Caught in the stress trap


Stress – designed by @dooder

Endurance sport should reduce stress, right?

I know, that cycling has a lot of positive benefits on my body. I stay slim, I stay fit and it makes me happy which – in result – should reduce stress.

Well, I have do admit, that over the past two month I totally tapped into the stress trap. Late December I was in good training form, pushing my FTP on the trainer and doing regular high intensity workouts. No problem on that, until my job situation changed.

I went from employee to freelancer. And I was aware of the risk, of not getting enough work. But I got bookings for the next three months already in January, so anxiety wasn’t really a problem. I didn’t thought, that this would stress my body, so I didn’t calculate stress into my training regeime.

So the next step for my body was clear: illness. Mid January I got hefty stomach problems, potbelly and tonsillitis. When I get ill, I always have this one story in my mind, which my wife once told me. She knew a guy, who just didn’t care about his flu for a longer time and got that ill, that he needed a new heart. So I’m very careful with illness and as soon as I recognize one, stop training and sit it out … usually.

Problem this time: a planned half-marathon on february 5th, only two weeks away.

You can imagine what happened. I went to the doctor, got antibiotics, layed down three days and started training again on day four. For two days.

F*ck. Ill again. I decided to cancel the event and totally sit this out for two weeks. Didn’t get better. Still stomach problems and potbelly. At least the tonsillitis got away. The next two weeks, I went from doctor to doctor and everyone said: “Everythings allright bro. Your blood values are nice, inflammation is gone and your body should work properly.” At this time, I was almost four weeks out of training, which also meant, that my body haven’t had a proper tool to flush out the stress chemicals.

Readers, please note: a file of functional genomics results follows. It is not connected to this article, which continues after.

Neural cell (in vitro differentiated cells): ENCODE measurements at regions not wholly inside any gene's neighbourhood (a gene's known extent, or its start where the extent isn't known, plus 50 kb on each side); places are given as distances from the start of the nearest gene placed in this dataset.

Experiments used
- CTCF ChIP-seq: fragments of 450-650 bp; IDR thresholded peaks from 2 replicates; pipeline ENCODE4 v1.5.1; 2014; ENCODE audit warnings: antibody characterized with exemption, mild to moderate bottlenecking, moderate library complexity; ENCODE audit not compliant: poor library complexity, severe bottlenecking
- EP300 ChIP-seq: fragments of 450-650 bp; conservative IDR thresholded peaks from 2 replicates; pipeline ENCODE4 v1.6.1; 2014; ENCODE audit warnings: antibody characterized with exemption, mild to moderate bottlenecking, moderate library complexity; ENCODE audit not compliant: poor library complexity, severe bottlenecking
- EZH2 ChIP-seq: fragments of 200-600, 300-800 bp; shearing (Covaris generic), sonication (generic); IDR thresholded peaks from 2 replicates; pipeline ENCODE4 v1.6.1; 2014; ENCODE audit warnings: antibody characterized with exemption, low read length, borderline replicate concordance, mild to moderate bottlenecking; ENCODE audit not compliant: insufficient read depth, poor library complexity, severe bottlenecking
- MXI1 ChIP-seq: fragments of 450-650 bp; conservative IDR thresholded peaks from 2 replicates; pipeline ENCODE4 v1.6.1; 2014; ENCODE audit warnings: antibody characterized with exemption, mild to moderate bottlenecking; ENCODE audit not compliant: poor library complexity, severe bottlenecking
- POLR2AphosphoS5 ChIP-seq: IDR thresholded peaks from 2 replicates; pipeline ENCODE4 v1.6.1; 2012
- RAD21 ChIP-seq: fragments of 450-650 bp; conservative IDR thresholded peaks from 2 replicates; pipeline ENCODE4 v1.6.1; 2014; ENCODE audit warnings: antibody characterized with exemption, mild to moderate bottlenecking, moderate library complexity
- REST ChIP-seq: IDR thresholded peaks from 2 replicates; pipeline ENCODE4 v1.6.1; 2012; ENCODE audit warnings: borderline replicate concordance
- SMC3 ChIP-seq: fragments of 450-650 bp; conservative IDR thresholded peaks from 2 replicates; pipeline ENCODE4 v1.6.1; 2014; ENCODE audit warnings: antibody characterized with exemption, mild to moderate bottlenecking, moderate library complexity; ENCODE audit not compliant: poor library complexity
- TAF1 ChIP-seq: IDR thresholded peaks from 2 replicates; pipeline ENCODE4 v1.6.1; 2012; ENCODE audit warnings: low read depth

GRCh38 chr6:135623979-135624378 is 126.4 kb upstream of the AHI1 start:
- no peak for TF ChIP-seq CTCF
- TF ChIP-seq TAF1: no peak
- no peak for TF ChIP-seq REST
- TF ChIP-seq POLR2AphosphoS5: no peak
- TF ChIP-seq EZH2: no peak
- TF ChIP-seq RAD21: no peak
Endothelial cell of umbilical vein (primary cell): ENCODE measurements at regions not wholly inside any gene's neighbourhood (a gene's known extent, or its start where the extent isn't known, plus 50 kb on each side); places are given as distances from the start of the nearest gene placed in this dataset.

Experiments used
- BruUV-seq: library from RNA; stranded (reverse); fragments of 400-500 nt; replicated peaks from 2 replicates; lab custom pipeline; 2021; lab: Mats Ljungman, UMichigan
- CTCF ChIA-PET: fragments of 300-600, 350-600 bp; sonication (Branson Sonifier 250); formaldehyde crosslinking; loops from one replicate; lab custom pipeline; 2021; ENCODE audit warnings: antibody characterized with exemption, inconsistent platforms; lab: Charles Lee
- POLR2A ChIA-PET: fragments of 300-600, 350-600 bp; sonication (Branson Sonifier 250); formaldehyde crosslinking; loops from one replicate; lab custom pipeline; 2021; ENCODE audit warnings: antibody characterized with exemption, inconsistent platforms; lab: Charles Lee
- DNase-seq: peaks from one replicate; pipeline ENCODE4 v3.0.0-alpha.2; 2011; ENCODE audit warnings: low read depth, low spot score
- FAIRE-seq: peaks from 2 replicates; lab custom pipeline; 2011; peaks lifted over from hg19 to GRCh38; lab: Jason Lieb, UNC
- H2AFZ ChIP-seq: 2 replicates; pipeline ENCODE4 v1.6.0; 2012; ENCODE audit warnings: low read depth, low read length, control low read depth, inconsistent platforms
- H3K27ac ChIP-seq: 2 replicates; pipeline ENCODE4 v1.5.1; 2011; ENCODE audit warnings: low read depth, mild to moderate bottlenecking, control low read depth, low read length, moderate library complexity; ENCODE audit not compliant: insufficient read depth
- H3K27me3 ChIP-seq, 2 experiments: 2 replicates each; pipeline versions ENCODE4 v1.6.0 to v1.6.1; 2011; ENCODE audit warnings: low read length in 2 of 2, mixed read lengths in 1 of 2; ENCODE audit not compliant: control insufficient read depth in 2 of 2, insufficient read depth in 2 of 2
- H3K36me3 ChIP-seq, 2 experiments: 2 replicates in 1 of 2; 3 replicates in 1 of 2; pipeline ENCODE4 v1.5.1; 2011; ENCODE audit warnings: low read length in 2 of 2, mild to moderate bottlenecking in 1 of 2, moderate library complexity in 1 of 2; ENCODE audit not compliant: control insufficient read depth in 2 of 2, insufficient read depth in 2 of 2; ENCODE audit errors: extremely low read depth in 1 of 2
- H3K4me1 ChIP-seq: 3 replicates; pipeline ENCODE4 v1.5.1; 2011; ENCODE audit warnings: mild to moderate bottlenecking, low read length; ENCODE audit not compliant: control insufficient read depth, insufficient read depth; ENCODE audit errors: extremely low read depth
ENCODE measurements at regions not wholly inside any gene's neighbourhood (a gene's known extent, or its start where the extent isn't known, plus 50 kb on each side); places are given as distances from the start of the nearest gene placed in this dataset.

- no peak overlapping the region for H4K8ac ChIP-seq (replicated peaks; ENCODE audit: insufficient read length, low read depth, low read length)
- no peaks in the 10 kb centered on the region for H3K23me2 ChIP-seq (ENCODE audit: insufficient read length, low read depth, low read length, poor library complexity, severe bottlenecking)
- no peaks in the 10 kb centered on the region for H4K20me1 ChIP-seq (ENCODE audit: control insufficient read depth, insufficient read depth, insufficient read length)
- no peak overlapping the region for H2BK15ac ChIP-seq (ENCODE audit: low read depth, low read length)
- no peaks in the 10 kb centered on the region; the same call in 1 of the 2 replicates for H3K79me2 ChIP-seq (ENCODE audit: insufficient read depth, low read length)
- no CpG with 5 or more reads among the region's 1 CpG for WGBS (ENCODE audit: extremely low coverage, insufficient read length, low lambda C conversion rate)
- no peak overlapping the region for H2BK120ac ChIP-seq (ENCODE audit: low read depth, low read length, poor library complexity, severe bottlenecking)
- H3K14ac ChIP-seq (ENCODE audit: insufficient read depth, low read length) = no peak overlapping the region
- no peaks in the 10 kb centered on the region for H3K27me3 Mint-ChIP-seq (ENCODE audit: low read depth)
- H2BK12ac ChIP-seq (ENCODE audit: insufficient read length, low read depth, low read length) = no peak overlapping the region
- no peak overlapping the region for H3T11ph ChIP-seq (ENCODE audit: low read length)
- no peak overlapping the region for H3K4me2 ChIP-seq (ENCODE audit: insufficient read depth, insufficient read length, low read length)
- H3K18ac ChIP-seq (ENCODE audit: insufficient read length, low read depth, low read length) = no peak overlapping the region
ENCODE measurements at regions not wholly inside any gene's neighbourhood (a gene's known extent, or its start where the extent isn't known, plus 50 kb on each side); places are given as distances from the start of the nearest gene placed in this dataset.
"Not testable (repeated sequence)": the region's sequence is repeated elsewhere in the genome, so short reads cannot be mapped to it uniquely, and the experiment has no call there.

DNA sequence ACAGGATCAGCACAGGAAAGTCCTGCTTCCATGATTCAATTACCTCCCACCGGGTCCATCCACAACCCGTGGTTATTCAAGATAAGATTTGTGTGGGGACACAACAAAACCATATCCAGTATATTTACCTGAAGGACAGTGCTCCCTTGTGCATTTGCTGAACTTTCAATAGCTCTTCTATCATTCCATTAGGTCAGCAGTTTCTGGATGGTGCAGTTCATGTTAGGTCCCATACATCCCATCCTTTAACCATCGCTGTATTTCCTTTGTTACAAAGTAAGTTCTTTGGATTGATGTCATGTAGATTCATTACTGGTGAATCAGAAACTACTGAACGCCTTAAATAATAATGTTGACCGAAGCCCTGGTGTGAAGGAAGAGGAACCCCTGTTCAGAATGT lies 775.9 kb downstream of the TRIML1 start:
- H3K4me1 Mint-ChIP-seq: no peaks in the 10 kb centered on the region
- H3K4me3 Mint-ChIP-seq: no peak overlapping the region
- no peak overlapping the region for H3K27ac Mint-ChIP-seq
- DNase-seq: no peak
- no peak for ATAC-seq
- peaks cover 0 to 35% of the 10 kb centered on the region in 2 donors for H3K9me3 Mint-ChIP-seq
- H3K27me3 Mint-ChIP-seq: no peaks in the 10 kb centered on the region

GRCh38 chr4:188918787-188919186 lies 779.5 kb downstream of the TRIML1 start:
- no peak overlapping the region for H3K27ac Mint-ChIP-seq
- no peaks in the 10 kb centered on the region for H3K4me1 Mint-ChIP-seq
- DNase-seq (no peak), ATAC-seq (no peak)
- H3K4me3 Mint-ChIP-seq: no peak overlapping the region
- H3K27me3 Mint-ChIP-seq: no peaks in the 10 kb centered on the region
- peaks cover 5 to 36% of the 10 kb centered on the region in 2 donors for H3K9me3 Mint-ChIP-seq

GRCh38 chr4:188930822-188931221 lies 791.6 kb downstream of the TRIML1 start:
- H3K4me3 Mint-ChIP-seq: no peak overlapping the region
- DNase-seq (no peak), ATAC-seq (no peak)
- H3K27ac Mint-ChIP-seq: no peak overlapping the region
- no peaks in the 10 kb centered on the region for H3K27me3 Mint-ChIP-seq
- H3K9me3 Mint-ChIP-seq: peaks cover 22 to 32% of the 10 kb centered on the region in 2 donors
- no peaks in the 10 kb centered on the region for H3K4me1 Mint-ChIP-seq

You see the picture here: stress made me ill – and stress kept me ill. My job situation, the luring half-marathon and the training pause had risen my stresslevel to the maximum, which my body couldn’t handle any longer.

Ironically my wife supposed stress right in the first days of January.

So how did I get on top of it you ask?

  1. I accepted the fact, that this IS stress!
  2. I changed my nutrition for about two weeks, leaving out acidic fruits like tangerins and apples and also sugar a bit more.
  3. I relaxed and stepped a bit more away from work.
  4. And then, a week into this procedure, started with really slight (Zone 1 on feel) training again to finally flush out the stressing chemicals of my body.

In perspecive now, this all looks like a big joke. A sporty guy, eating healthy foods, got that stressed, that this healthy lifestyle made him sick. How ironic.

Do you recognize stress? What’s your advice on dealing with it?



28 responses to “Caught in the stress trap

  1. Great post. I’m treading the line now, after a successful year I’m on a break which means loads of training and I’m not having to worry about tomorrow’s finances, BUT that will end and because I know it will end I’m stressing even though I know better!

    This weekend, felt a cold coming, did the long run anyway (marathon in April) and lo and behold….flat as a pancake today. Tough balancing act but listening to the body and not the heart and head pays dividends!

    Liked by 1 person

  2. Just went through the same stuff, finishing job, moving to new one, got a bad flu, asthma came out of remission, etc. That is on top of high volume training plan, which i returned to too soon. Ended up with having strong heart palpitations, chest pains, anxiety and what not. Still recovering from this. In the end I had to drop training and I guess my recovery is taking longer that it would otherwise, had I accounted for stress earlier.